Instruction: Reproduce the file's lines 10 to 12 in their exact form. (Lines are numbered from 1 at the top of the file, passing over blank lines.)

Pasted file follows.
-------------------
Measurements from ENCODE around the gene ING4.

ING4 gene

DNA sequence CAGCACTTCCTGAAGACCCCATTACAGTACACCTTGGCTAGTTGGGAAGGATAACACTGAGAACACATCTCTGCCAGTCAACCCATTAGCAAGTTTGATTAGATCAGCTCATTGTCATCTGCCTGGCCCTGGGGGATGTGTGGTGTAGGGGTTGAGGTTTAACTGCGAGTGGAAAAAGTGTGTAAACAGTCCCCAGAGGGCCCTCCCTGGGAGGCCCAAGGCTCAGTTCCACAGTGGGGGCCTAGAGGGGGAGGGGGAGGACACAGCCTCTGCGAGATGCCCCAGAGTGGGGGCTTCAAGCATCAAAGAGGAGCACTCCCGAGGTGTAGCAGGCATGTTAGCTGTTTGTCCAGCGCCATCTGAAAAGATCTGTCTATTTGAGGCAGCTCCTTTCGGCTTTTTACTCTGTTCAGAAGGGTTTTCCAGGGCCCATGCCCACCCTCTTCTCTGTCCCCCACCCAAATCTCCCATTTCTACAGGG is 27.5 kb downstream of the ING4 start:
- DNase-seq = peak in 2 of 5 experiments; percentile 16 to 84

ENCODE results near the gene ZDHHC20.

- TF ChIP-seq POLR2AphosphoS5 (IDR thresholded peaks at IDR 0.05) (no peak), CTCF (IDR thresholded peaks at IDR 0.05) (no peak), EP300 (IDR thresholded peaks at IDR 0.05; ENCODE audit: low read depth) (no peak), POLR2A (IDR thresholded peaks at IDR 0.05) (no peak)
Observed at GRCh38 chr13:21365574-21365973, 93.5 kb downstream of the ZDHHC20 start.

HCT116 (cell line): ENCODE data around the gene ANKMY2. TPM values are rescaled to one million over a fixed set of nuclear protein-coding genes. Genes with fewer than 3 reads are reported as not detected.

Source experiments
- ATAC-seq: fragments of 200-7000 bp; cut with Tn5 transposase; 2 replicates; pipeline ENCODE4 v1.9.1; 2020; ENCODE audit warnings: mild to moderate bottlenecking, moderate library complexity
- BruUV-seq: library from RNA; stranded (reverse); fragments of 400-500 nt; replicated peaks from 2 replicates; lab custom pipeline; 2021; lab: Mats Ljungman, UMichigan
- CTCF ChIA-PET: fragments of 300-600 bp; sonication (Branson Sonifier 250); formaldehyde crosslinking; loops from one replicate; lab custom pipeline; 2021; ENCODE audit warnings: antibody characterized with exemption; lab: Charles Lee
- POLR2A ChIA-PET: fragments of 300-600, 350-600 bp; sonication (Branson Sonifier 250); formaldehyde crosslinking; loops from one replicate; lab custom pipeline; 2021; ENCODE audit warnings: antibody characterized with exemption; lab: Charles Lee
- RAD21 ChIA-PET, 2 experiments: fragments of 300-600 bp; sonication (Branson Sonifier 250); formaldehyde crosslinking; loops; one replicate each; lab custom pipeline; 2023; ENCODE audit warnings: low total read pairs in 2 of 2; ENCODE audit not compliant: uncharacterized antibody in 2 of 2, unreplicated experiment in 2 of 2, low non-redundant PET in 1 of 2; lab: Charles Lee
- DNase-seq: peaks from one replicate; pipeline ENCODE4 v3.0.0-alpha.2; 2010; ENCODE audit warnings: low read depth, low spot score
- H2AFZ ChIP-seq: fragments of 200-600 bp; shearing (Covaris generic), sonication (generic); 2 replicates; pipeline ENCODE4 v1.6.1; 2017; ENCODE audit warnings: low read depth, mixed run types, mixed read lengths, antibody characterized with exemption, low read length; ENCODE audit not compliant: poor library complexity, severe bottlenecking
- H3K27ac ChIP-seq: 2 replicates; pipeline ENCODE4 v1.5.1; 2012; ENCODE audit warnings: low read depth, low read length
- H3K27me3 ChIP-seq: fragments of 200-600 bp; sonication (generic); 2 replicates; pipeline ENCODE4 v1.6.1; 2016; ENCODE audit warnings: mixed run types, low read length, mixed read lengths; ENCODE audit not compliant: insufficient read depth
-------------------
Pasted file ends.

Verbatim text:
- ATAC-seq: fragments of 200-7000 bp; cut with Tn5 transposase; 2 replicates; pipeline ENCODE4 v1.9.1; 2020; ENCODE audit warnings: mild to moderate bottlenecking, moderate library complexity
- BruUV-seq: library from RNA; stranded (reverse); fragments of 400-500 nt; replicated peaks from 2 replicates; lab custom pipeline; 2021; lab: Mats Ljungman, UMichigan
- CTCF ChIA-PET: fragments of 300-600 bp; sonication (Branson Sonifier 250); formaldehyde crosslinking; loops from one replicate; lab custom pipeline; 2021; ENCODE audit warnings: antibody characterized with exemption; lab: Charles Lee